Martin Shkreli [via Getty]

Pris­on­er #87850-053 does not get to add drug de­vel­op­er to his list of cred­its

Just days after Retrophin shed its last ties to founder Martin Shkreli, the biotech is reporting that the lead drug he co-invented flopped in a pivotal trial. Fosmetpantotenate flunked both the primary and key secondary endpoints in a placebo-controlled trial for a rare disease called pantothenate kinase-associated neurodegeneration, or PKAN.

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We­bi­nar: Re­al World End­points — the brave new world com­ing in build­ing fran­chise ther­a­pies

Several biopharma companies have been working on expanding drug labels through the use of real world endpoints, combing through the data to find evidence of a drug’s efficacy for particular indications. But we’ve just begun. Real World Evidence is becoming an important part of every clinical development plan, in the soup-through-nuts approach used in building franchises.

I’ve recruited a panel of 3 top experts in the field — the first in a series of premium webinars — to look at the practical realities governing what can be done today, and where this is headed over the next few years, at the prodding of the FDA.

ZHEN SU — Merck Serono’s Senior Vice President and Global Head of Oncology
ELLIOTT LEVY — Amgen’s Senior Vice President of Global Development
CHRIS BOSHOFF — Pfizer Oncology’s Chief Development Officer

A premium subscription to Endpoints News is required to attend this webinar. Please upgrade to either an Insider or Enterprise plan for access. Already have Endpoints Premium? Please sign-in below. You can contact our Subscriptions team at help@endpointsnews.com with any issues.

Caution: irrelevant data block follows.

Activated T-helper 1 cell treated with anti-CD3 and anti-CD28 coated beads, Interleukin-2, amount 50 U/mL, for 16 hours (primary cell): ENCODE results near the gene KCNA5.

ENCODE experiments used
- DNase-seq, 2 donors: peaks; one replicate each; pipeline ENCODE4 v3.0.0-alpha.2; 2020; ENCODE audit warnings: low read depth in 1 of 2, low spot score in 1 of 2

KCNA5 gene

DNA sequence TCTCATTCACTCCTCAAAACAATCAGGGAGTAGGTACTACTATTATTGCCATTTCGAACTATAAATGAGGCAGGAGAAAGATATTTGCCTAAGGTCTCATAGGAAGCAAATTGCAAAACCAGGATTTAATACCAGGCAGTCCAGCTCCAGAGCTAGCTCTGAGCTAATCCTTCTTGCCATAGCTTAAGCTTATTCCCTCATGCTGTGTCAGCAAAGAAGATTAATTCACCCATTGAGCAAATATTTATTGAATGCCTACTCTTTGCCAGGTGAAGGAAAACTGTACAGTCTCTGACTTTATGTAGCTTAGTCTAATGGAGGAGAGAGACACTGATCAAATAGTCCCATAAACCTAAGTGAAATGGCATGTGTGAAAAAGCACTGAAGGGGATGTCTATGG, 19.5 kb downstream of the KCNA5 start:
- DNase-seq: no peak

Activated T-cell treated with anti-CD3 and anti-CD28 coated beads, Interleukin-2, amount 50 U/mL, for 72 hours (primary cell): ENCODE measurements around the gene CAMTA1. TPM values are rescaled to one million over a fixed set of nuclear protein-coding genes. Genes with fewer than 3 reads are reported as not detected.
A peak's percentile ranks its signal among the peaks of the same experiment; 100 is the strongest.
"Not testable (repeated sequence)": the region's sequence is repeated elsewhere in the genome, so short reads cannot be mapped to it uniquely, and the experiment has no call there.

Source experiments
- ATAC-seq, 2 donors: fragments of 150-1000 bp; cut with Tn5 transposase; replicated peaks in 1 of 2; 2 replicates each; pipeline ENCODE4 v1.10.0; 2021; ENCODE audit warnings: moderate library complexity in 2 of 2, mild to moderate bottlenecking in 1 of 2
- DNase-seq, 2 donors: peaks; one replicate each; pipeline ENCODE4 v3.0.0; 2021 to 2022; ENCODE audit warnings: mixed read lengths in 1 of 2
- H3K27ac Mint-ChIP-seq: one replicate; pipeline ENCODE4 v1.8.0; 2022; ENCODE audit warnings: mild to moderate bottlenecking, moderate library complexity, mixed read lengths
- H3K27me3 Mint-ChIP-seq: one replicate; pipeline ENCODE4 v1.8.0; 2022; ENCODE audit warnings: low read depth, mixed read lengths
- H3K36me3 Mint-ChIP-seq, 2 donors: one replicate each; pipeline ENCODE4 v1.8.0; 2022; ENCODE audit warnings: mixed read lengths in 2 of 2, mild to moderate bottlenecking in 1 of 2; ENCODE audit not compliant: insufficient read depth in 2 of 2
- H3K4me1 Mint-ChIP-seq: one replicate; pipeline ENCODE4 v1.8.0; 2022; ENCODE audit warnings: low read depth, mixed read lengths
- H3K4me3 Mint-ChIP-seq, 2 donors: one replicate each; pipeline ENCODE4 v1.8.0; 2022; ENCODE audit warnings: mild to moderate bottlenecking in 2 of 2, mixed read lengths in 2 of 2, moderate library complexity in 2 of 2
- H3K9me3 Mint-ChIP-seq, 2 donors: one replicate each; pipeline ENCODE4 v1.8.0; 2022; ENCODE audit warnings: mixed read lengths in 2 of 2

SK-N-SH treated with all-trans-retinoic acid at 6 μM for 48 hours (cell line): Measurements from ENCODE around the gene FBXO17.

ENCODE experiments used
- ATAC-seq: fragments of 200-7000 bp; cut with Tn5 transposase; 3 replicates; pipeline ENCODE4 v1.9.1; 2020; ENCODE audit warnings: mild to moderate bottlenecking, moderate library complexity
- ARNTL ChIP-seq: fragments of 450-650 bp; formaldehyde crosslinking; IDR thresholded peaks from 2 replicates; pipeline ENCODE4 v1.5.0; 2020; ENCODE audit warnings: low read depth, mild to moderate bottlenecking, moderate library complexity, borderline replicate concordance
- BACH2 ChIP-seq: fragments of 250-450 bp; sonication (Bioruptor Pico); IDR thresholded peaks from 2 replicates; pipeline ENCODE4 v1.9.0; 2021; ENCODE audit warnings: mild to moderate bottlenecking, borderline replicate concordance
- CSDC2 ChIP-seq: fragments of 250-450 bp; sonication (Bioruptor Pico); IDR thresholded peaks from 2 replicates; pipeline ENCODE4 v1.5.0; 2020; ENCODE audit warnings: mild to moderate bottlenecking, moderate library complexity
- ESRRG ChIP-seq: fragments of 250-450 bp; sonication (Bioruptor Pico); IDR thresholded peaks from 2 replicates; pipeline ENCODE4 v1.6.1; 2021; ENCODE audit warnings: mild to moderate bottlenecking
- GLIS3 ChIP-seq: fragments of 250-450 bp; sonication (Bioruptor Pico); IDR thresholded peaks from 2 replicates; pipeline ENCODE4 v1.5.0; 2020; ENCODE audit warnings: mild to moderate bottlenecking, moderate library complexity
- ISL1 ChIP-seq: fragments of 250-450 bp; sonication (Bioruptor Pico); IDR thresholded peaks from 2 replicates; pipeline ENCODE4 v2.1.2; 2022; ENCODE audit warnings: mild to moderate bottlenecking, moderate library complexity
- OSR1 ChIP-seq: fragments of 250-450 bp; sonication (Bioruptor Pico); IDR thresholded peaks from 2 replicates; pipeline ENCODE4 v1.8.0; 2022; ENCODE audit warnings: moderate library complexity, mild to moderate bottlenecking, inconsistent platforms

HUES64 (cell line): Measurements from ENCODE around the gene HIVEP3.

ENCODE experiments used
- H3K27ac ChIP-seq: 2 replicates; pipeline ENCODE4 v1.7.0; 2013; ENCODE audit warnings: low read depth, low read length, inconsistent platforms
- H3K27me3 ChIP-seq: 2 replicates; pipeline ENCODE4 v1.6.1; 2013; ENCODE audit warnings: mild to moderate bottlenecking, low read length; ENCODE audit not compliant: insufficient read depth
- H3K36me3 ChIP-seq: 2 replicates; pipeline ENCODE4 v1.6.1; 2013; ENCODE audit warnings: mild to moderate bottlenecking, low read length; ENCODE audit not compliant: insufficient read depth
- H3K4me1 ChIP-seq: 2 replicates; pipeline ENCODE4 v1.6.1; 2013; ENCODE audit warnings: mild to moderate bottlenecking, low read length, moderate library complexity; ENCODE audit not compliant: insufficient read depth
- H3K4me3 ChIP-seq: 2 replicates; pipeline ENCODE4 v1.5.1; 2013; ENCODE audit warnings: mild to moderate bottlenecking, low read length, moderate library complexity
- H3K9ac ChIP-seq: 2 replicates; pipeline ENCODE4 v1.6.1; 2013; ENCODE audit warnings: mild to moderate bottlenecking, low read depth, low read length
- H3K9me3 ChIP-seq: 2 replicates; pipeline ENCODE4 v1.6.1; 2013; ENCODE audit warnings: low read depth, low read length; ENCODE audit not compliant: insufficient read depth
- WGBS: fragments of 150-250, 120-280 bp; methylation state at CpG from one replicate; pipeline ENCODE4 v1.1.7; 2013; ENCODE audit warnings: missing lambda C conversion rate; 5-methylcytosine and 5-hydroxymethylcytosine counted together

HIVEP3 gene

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Hal Barron. GSK

GSK's Hal Bar­ron her­alds their sec­ond pos­i­tive piv­otal for cru­cial an­ti-BC­MA ther­a­py, point­ing to a push for quick OKs in a crowd­ed field

Hal Barron has his second positive round of Phase III data in hand for his anti-BCMA antibody drug conjugate belantamab mafodotin (GSK2857916). And GSK’s research chief says the data paves the way for their drive in search of an FDA approval for treating multiple myeloma.

It’s hard to overestimate the importance of this drug for GSK, a cornerstone of Barron’s campaign to make a dramatic impact on the oncology market and provide some long-lost excitement for the pharma giant’s pipeline. They’re putting this BCMA program at the front of that charge — looking to lead a host of rivals all aimed at the same target.

We don’t know what the data are yet, but DREAMM-2 falls on the heels of a promising set of data delivered 5 months ago for DREAMM-1. There investigators noted that complete responses among treatment-resistant patients rose to 15% in the extra year’s worth of data to look over, with a median progression-free survival rate of 12 months, up from 7.9 months reported earlier. The median duration of response was 14.3 months.

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Brian Kaspar. AveXis via Twitter

AveX­is sci­en­tif­ic founder fires back at No­var­tis CEO Vas Narasimhan, 'cat­e­gor­i­cal­ly de­nies any wrong­do­ing'

Brian Kaspar’s head was among the first to roll at Novartis after company execs became aware of the fact that manipulated data had been included in its application for Zolgensma, now the world’s most expensive therapy.